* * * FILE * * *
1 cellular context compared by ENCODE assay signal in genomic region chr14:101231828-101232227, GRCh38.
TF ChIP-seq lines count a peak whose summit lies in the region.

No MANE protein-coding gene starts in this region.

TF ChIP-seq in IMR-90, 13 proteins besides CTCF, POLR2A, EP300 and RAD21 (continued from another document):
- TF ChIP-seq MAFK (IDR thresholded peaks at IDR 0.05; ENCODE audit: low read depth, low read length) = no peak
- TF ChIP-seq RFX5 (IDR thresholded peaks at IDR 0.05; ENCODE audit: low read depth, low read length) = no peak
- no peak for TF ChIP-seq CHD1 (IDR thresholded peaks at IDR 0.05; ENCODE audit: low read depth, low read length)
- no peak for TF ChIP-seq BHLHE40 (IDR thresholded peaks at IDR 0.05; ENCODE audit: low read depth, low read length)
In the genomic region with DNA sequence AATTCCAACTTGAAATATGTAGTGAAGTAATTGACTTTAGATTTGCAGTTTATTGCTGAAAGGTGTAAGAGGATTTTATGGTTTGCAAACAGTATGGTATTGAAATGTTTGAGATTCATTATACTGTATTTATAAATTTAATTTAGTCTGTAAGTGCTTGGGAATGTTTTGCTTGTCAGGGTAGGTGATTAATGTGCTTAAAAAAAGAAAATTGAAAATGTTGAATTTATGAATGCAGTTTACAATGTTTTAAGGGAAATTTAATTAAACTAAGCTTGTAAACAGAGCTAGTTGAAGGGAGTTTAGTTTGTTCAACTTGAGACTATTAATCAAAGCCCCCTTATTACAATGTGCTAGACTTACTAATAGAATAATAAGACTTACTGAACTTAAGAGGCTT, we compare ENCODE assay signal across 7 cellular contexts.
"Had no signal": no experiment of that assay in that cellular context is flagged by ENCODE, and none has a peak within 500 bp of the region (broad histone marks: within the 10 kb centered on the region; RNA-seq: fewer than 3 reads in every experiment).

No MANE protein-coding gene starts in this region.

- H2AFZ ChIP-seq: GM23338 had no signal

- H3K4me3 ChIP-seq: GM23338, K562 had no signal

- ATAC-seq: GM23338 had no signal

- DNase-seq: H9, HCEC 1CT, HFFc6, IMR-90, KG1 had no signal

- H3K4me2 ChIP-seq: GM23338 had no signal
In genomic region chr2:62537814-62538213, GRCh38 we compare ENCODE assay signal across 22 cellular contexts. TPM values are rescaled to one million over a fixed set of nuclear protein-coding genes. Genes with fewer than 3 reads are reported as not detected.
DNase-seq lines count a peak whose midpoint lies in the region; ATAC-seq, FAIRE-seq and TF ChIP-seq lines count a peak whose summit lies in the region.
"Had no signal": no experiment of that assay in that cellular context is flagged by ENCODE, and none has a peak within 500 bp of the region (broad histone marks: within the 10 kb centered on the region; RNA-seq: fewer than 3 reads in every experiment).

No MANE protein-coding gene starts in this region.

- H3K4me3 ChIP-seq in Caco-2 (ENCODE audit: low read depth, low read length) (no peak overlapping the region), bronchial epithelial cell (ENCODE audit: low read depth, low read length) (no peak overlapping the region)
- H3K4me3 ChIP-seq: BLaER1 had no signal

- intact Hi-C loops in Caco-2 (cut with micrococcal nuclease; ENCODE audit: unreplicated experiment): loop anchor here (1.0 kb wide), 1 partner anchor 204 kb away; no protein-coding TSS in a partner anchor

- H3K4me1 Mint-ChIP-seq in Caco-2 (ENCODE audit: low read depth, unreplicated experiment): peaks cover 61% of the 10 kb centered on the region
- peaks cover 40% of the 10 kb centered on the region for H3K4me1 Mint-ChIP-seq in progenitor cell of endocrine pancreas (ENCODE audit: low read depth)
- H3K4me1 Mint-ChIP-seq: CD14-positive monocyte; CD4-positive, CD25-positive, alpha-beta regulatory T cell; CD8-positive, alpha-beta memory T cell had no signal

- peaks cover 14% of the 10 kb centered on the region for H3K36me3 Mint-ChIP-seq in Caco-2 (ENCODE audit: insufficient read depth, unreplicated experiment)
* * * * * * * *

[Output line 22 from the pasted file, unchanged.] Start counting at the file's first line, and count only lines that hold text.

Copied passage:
- H3K4me3 ChIP-seq: BLaER1 had no signal